IBM believes that sustainable enterprises are purpose-led and should be anchored in the quadruple bottom line: people, planet, profit and positive impact. As part of our sustainable supply chain transformation offering, we collaborate with Leaf Logistics, a company focused on transforming transportation logistics through digital solutions. According to Anshu Prasad, CEO of Leaf, “We connect all transportation market participants across the industry, giving them unprecedented network connectivity to create resilient transportation plans. We work with IBM to give retail companies a way to demonstrate positive sustainability initiatives that also reduce supply-chain costs.”

Prasad added that more than 30% of the trucks on the road drive empty due to lack of network coordination. Leaf is dramatically reducing that number using transportation and client data to dynamically allocate transportation capacity and minimize empty miles. This provides retailers with more reliable planning that reduces overall costs, helps drivers to realize a better life and dramatically reduces CO2 emissions.

According to Leaf:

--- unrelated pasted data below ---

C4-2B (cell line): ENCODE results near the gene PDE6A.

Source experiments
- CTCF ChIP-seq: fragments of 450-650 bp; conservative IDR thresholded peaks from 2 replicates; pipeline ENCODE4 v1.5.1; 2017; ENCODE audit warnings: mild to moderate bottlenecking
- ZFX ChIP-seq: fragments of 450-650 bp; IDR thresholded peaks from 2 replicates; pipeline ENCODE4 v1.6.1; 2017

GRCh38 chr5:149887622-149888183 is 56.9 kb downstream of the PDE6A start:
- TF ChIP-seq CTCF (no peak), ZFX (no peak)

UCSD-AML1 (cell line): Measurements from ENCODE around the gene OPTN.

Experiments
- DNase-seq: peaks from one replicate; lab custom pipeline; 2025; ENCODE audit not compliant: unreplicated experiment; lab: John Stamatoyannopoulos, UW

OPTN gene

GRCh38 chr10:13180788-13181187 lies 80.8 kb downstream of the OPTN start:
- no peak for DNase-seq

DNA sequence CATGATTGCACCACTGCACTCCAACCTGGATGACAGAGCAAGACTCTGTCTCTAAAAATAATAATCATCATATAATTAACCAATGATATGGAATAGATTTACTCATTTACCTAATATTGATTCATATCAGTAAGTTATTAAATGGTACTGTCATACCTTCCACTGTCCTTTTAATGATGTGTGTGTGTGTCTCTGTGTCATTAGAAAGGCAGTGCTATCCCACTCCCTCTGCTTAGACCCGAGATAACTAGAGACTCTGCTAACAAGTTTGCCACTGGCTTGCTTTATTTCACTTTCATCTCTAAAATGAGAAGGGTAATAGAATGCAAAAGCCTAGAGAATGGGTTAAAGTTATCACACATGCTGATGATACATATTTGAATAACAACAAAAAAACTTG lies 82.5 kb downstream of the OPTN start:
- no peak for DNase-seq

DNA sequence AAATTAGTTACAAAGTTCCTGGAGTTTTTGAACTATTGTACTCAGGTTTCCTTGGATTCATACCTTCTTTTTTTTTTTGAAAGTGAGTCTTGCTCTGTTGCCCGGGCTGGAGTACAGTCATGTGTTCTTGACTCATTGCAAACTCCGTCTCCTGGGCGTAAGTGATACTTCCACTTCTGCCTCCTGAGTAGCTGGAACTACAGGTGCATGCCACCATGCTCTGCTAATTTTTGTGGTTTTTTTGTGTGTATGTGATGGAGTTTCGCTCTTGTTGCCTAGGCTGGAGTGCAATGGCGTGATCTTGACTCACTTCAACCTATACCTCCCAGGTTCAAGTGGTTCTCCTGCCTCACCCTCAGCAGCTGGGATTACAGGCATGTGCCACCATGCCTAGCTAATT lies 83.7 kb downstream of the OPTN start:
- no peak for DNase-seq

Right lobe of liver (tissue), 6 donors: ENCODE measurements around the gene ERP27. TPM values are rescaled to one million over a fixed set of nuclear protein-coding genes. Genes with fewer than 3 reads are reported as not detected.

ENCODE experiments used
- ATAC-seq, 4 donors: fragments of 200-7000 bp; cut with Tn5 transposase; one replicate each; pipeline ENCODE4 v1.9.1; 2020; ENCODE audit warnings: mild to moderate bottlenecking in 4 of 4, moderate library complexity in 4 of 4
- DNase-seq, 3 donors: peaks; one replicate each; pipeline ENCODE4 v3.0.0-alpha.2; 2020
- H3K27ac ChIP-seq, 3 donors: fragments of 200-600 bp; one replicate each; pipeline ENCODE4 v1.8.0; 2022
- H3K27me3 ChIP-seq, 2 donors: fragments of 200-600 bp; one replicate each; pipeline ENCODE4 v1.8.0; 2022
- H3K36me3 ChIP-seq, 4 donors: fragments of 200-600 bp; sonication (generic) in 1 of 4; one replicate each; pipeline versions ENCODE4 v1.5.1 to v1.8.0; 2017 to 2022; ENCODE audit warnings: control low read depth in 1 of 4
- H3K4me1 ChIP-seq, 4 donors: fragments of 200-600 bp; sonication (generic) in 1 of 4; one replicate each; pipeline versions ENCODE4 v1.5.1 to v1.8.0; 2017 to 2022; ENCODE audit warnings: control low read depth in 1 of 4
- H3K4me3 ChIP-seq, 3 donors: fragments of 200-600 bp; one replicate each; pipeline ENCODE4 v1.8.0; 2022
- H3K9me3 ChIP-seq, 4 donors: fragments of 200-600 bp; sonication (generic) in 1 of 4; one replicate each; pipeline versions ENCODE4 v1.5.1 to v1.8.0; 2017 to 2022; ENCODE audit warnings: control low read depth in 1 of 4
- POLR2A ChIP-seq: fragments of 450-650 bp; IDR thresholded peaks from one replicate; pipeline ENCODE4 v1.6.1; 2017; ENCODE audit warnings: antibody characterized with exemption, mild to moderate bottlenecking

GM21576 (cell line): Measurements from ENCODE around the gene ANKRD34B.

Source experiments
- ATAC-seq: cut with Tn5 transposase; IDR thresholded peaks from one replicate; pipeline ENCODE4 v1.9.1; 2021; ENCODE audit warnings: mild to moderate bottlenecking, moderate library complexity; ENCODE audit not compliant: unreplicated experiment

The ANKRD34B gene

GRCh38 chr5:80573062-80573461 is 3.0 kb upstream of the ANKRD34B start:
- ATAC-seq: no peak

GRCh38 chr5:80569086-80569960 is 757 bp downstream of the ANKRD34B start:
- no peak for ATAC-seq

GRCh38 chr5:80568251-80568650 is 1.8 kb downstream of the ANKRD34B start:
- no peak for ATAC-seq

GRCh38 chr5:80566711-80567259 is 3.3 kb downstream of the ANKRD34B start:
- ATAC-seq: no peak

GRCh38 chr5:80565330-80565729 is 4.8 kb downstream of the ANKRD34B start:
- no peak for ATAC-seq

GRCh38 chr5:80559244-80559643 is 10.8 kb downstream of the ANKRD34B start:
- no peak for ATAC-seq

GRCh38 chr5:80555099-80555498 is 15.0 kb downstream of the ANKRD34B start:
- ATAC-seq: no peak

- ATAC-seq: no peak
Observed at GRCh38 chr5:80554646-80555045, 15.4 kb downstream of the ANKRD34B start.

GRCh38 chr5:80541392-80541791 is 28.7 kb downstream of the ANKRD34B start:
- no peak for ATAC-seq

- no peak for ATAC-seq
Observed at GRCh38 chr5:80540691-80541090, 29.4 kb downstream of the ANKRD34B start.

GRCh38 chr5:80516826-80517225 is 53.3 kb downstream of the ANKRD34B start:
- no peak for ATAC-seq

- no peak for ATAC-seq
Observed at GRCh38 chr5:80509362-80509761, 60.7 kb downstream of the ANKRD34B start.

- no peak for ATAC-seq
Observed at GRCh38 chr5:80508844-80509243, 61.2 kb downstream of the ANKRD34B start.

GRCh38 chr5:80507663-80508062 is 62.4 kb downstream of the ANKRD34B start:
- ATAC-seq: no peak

— 30% of truck carbon emissions are not associated with material utility for value-added goods delivery 

— Independent drivers spend 30% of travel time without a paid load 

— Companies spend 30% of their logistics budgets on non-value-added services  

With support from solutions like Leaf, companies can steer toward more sustainable outcomes by reducing empty miles, reducing logistics spend for beneficial cargo owners (BCOs) and fostering a better life for drivers. For retail customers, this creates a world-changing impact. In partnership with IBM and Leaf, retail companies are able to demonstrate positive environmental and social impacts across the supply chain. This allows businesses to get their brands closer to realizing sustainable product delivery for end consumers, while also reducing supply chain costs.

Solution focus

1. Reducing emissions associated with logistics